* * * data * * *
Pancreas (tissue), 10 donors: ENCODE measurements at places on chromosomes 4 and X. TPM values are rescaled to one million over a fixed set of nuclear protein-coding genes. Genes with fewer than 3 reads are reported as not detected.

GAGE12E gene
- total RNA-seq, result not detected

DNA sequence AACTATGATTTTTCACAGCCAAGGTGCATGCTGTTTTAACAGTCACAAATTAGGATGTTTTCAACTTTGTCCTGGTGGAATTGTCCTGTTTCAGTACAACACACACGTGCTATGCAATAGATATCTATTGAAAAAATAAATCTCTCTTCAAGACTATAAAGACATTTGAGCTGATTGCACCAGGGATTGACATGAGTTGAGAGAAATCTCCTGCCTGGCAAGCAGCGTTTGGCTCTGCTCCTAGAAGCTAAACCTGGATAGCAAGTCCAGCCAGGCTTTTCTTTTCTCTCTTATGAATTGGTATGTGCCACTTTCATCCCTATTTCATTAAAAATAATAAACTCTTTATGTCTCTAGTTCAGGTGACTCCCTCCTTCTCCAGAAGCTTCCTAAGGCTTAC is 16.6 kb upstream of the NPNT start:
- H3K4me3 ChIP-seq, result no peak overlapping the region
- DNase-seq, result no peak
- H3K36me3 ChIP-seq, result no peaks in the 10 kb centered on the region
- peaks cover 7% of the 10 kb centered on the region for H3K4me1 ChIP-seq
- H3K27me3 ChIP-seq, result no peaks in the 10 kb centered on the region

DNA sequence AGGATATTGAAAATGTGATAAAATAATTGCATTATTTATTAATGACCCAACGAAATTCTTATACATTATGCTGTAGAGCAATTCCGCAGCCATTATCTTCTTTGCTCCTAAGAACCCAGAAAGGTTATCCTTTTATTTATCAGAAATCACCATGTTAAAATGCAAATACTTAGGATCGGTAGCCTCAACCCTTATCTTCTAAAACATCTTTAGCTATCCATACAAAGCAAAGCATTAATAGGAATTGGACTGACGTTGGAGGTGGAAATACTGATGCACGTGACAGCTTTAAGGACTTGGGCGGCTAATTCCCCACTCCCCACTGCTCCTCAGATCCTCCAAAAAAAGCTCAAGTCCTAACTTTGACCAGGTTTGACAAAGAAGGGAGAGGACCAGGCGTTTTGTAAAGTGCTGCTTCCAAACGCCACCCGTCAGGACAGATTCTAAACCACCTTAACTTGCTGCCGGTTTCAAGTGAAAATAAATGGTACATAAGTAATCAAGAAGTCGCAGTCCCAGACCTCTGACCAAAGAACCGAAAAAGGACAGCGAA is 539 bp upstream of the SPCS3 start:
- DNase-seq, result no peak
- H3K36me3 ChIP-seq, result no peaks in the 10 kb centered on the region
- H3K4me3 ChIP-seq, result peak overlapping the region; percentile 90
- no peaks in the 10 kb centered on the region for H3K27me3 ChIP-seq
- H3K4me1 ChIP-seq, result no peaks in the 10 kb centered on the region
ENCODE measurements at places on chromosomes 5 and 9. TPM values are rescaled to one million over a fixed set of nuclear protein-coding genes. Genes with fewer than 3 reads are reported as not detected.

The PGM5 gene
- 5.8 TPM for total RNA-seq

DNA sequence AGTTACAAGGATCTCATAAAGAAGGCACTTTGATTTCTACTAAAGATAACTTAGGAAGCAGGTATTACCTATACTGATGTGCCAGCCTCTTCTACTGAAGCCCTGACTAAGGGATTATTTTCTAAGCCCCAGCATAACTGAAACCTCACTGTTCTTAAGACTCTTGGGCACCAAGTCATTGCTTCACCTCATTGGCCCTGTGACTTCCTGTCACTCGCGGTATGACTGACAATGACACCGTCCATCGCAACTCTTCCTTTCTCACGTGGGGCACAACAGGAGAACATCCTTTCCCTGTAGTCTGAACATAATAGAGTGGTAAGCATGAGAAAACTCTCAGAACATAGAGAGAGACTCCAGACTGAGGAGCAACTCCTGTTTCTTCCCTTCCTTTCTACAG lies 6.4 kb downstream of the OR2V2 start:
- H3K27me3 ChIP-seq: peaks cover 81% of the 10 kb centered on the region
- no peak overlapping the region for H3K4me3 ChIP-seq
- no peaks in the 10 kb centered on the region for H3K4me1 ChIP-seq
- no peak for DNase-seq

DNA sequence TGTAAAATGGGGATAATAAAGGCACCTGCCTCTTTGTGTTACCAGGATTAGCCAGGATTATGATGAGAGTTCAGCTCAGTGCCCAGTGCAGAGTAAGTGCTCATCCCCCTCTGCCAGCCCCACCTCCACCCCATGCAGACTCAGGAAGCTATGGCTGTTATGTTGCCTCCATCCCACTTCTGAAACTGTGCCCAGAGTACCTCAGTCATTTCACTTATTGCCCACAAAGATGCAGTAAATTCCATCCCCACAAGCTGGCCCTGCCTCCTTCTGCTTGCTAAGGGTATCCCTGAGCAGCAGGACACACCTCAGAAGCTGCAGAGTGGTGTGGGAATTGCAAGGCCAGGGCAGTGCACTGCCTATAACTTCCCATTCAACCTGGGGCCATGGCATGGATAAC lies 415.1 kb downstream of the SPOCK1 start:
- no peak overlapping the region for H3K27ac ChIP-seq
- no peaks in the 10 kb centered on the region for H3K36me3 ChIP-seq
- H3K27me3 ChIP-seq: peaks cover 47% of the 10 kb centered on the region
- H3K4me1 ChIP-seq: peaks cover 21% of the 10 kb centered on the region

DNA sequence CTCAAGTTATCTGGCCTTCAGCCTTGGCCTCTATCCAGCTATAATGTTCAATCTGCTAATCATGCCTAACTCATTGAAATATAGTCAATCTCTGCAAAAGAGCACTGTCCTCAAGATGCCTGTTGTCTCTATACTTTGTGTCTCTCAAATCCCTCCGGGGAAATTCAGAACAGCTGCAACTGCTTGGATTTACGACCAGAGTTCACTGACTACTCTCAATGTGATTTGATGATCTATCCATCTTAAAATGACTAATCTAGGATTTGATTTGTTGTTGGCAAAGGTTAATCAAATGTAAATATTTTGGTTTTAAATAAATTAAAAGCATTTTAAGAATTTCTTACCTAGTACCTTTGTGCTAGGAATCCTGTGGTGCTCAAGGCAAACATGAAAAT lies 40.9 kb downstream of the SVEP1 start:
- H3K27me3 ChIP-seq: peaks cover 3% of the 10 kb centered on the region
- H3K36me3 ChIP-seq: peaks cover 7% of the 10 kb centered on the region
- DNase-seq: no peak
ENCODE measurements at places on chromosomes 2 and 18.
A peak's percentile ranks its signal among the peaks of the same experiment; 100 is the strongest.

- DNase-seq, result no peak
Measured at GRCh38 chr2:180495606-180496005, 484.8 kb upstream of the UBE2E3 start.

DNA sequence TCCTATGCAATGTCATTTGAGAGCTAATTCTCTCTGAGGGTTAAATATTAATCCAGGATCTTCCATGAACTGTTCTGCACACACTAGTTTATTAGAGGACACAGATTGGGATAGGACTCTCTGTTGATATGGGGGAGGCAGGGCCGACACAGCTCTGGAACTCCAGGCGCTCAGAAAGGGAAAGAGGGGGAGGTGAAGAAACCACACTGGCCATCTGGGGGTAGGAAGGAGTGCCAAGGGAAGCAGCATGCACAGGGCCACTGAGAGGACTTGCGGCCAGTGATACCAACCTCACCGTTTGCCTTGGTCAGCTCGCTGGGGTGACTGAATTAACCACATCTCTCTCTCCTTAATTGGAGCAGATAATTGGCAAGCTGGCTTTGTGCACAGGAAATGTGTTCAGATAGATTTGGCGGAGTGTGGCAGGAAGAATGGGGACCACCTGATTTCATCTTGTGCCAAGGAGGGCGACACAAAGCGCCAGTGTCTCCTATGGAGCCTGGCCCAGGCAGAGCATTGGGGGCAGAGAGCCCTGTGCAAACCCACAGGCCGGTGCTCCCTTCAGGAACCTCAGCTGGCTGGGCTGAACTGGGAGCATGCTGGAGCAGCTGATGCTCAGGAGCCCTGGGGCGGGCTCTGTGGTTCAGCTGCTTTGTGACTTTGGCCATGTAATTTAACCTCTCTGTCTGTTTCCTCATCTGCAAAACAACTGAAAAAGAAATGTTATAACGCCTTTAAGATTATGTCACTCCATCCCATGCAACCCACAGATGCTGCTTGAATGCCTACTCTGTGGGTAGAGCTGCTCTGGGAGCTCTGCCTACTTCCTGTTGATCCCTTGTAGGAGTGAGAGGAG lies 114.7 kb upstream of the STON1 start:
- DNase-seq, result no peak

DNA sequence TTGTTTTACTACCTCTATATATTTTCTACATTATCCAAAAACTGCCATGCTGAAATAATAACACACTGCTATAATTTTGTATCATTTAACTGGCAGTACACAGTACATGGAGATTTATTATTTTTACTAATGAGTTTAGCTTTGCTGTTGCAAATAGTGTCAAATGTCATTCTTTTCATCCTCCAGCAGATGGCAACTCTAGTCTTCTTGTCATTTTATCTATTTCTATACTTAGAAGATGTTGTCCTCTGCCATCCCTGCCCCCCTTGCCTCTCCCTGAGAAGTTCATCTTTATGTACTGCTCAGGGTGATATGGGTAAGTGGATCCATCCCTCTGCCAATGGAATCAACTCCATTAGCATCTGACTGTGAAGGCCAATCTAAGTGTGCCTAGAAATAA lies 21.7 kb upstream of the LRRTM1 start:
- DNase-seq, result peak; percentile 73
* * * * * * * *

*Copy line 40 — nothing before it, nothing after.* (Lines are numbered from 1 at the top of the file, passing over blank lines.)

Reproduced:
- DNase-seq, result peak; percentile 73